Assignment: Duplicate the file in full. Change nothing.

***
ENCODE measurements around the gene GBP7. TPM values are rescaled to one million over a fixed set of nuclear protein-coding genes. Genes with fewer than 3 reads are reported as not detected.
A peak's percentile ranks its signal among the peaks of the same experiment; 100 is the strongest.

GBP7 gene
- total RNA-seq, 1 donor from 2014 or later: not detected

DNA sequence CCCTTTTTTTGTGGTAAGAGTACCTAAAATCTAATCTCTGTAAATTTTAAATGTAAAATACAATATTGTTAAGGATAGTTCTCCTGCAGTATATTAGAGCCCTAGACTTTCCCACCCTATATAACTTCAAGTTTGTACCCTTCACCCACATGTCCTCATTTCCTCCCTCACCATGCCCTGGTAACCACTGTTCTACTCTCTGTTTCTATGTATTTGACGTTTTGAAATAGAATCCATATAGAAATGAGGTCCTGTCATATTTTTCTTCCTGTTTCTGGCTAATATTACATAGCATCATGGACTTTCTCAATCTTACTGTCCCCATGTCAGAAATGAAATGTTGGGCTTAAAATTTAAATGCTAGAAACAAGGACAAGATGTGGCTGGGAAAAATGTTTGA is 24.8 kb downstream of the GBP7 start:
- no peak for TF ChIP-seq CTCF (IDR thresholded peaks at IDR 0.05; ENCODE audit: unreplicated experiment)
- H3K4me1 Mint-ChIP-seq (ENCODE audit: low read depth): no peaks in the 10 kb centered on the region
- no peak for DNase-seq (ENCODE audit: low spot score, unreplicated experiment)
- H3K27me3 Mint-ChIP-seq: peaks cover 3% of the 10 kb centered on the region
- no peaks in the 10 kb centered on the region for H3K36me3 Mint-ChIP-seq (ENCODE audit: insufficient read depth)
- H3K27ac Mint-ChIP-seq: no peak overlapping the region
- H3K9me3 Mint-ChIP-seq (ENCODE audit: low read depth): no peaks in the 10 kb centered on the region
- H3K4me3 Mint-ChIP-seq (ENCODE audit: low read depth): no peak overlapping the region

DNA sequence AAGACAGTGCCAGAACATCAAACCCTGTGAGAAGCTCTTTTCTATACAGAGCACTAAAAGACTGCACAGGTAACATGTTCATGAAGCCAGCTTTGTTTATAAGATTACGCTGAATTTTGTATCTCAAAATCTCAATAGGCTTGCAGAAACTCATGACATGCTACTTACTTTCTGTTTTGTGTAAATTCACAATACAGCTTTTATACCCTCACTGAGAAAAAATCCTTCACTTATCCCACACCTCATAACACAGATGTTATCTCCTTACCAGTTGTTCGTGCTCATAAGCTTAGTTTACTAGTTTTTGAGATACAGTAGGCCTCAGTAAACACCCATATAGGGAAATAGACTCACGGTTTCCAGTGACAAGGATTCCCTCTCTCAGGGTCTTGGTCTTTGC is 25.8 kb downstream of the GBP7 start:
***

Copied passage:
ENCODE measurements around the gene GBP7. TPM values are rescaled to one million over a fixed set of nuclear protein-coding genes. Genes with fewer than 3 reads are reported as not detected.
A peak's percentile ranks its signal among the peaks of the same experiment; 100 is the strongest.

GBP7 gene
- total RNA-seq, 1 donor from 2014 or later: not detected

DNA sequence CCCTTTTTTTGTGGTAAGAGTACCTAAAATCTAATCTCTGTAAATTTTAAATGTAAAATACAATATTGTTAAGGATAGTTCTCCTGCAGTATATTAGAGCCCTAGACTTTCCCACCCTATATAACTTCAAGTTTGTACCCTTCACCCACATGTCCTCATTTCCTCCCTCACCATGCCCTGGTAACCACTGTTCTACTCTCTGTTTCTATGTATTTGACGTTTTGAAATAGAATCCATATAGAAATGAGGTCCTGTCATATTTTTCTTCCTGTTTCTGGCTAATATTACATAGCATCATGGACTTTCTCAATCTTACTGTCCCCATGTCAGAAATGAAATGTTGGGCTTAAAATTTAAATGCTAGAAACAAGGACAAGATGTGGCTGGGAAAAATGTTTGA is 24.8 kb downstream of the GBP7 start:
- no peak for TF ChIP-seq CTCF (IDR thresholded peaks at IDR 0.05; ENCODE audit: unreplicated experiment)
- H3K4me1 Mint-ChIP-seq (ENCODE audit: low read depth): no peaks in the 10 kb centered on the region
- no peak for DNase-seq (ENCODE audit: low spot score, unreplicated experiment)
- H3K27me3 Mint-ChIP-seq: peaks cover 3% of the 10 kb centered on the region
- no peaks in the 10 kb centered on the region for H3K36me3 Mint-ChIP-seq (ENCODE audit: insufficient read depth)
- H3K27ac Mint-ChIP-seq: no peak overlapping the region
- H3K9me3 Mint-ChIP-seq (ENCODE audit: low read depth): no peaks in the 10 kb centered on the region
- H3K4me3 Mint-ChIP-seq (ENCODE audit: low read depth): no peak overlapping the region

DNA sequence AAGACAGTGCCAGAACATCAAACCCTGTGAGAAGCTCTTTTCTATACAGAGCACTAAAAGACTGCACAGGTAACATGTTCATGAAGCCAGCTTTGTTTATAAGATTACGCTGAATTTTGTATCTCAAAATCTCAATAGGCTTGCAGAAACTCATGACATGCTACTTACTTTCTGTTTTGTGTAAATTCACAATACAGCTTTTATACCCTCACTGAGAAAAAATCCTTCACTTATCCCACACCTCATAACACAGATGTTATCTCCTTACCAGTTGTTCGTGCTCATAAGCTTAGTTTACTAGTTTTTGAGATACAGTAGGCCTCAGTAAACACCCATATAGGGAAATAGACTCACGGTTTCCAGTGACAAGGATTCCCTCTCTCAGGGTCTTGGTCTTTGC is 25.8 kb downstream of the GBP7 start: